Electing a candidate is the “epic win scenario,” but we need lots of intermediate waypoint “wins” in between now and then to create a culture of engagement that excites supporters more than ever before. The best possible guidance to building the next generation of political engagement and organizing tools is, surprisingly, the world of gaming.
Consider World of Warcraft. The designers created a game that players have to commit hundreds or thousands of hours to beat, but has a virtually unlimited number of intermediate smaller “wins” to keep players motivated and give them the feeling of optimism that they can make it to the next level.
Some missions require players to band together into small groups to beat them, increasing social interaction and feelings of camaraderie and common purpose. The missions get harder and more complex as the player gets better, but “you’re always playing at the very edge of your skill level, always on the verge of falling off. When you fall off, you feel the urge to climb back on.”
To me, that sounds like how I want political activists and volunteers to feel and act in search of our next Epic Win. Today, those tools exist in only the most rudimentary sense, but I’m hoping that in a year or two, gaming and motivation system principles will heavily affect political outcomes.
(Quotes are from Jane McGonigal’s Reality is Broken. Her work inspires a lot of mine.)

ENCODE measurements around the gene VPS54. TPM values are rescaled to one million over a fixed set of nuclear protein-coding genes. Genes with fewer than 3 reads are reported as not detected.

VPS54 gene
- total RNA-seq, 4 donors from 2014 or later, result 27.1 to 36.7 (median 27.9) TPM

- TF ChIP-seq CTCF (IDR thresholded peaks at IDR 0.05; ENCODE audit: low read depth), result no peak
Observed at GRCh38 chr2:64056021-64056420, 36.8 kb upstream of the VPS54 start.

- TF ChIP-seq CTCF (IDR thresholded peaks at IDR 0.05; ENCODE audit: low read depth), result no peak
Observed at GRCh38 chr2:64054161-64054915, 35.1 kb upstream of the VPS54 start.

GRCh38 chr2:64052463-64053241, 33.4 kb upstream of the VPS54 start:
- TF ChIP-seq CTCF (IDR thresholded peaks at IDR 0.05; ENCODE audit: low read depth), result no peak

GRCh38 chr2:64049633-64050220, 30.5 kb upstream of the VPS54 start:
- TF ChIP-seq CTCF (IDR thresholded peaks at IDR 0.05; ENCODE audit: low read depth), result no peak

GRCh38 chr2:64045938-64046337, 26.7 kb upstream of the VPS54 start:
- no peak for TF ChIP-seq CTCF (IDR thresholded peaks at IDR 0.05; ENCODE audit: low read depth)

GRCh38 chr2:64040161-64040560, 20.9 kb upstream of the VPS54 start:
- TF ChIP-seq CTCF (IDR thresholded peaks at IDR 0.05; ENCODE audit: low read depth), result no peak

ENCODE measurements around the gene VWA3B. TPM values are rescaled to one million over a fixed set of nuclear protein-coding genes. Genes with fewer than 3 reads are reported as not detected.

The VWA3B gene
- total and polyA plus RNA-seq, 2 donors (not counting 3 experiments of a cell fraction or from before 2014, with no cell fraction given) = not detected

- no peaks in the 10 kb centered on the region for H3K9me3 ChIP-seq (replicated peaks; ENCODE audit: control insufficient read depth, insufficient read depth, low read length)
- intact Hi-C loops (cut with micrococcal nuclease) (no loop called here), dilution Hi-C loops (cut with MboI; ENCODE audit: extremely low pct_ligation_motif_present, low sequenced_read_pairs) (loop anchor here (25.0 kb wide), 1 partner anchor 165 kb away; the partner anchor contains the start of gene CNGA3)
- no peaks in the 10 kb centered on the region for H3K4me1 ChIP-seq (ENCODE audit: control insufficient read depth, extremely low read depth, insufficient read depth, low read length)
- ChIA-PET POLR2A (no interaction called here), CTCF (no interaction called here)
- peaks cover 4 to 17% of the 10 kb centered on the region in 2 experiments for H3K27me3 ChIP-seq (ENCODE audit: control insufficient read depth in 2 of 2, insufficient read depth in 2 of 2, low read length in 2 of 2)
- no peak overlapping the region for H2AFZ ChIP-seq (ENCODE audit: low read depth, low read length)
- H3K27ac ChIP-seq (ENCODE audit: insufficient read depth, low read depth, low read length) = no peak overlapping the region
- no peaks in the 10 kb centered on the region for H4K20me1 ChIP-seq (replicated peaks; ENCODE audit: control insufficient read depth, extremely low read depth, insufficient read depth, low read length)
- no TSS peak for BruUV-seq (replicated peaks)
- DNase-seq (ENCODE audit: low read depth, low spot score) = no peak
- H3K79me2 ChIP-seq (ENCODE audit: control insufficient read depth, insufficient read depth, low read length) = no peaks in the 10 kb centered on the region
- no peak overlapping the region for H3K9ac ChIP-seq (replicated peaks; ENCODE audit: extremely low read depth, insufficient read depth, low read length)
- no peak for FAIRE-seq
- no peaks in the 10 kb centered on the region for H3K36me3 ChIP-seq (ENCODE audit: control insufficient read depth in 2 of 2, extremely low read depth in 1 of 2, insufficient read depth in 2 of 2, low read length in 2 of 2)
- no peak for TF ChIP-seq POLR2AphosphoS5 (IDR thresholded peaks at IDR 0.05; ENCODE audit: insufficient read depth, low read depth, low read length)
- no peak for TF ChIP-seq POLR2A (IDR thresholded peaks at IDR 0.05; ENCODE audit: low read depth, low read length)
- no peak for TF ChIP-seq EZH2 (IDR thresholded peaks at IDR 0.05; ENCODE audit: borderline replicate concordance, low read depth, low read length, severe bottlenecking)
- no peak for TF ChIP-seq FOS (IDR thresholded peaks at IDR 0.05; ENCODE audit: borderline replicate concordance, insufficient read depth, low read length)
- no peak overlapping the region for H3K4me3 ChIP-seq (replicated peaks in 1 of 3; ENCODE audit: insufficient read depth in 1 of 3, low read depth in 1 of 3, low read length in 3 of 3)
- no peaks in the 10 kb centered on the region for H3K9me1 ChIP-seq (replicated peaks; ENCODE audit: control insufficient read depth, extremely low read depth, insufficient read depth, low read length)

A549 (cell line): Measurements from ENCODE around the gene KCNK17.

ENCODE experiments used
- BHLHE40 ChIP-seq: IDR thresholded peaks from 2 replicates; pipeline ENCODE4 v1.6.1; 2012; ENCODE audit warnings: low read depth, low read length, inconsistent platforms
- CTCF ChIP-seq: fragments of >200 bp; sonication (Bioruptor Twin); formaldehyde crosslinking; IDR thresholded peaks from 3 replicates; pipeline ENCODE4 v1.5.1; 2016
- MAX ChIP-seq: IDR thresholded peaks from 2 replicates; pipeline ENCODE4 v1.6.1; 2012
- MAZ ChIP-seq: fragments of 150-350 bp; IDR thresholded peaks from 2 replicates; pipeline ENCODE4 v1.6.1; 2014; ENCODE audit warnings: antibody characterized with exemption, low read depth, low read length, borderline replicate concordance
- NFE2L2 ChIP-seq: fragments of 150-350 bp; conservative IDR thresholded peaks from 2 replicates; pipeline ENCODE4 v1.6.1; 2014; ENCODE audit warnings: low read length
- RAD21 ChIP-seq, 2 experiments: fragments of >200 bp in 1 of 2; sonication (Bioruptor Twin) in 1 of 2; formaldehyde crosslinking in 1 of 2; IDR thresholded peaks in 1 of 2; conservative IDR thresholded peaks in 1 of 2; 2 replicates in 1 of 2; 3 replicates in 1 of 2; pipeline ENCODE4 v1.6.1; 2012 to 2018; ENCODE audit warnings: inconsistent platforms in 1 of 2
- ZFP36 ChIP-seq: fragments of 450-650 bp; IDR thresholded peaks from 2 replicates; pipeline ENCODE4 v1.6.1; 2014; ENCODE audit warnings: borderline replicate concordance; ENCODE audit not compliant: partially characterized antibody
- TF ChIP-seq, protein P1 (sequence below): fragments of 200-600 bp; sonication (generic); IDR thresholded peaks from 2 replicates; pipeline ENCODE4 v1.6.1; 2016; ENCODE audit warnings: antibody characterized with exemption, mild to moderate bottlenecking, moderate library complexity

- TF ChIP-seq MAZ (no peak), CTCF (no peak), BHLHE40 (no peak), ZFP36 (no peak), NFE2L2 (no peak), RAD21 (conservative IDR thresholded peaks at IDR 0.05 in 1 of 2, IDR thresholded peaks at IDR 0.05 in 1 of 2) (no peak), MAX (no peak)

2 thoughts on “Elections, Video Games, and Achieving an Epic Win”
For myself, I really do hate games of all sorts.
This is short, sweet, and brilliant–and you don’t have to like video games to get the point. I am an author, and breaking into the NY publishing business was a herculean task for someone living on a remote ranch in the wilds of West Texas with no contacts in the business and no way to get any. (This was back in the ancient times–the ’90’s, before Facebook, Twitter, and YouTube–not to mention Kindle, et al–changed publishing forever.)
Now, sitting out here in my 106-year old rock house, the thought of breaking down those golden doors just seemed impossible–IF I looked at the entirety of the task. Instead, I learned early on to set small goals that were all leading in the direction of the one large goal I had in mind, which was, of course, a book contract. That and a bunch of other stuff–like not giving up and discarding books that didn’t sell to write one that did–I finally broke in with a three-book deal. That was eleven books ago.
When Barack Obama first started to run, Hillary Clinton had already been annointed Queen by every pundit and pontificator and political call-artist there was. When he by-passed the usual Party Machine to reach out to individual, $25 donors online, people snickered.
Who’s laughing now?
By comparing a political campaign to video games, you make the same point, and you do it in such a way that should appeal to younger voters, many of whom stayed home in 2010.
Keep it up.